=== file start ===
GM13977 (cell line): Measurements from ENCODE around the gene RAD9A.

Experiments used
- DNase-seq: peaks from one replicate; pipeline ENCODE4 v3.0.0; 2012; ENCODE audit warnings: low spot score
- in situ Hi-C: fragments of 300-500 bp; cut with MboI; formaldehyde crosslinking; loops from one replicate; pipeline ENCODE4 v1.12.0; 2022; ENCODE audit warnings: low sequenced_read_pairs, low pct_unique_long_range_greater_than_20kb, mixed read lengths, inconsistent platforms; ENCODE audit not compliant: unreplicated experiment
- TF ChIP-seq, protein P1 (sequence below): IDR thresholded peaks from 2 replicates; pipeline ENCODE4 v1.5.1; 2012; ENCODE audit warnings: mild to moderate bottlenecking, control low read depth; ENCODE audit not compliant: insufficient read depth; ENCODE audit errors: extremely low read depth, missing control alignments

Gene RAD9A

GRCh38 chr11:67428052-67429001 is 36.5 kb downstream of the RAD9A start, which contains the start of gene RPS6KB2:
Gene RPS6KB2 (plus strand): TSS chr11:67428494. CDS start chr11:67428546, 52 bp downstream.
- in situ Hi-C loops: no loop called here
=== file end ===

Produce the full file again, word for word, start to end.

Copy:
GM13977 (cell line): Measurements from ENCODE around the gene RAD9A.

Experiments used
- DNase-seq: peaks from one replicate; pipeline ENCODE4 v3.0.0; 2012; ENCODE audit warnings: low spot score
- in situ Hi-C: fragments of 300-500 bp; cut with MboI; formaldehyde crosslinking; loops from one replicate; pipeline ENCODE4 v1.12.0; 2022; ENCODE audit warnings: low sequenced_read_pairs, low pct_unique_long_range_greater_than_20kb, mixed read lengths, inconsistent platforms; ENCODE audit not compliant: unreplicated experiment
- TF ChIP-seq, protein P1 (sequence below): IDR thresholded peaks from 2 replicates; pipeline ENCODE4 v1.5.1; 2012; ENCODE audit warnings: mild to moderate bottlenecking, control low read depth; ENCODE audit not compliant: insufficient read depth; ENCODE audit errors: extremely low read depth, missing control alignments

Gene RAD9A

GRCh38 chr11:67428052-67429001 is 36.5 kb downstream of the RAD9A start, which contains the start of gene RPS6KB2:
Gene RPS6KB2 (plus strand): TSS chr11:67428494. CDS start chr11:67428546, 52 bp downstream.
- in situ Hi-C loops: no loop called here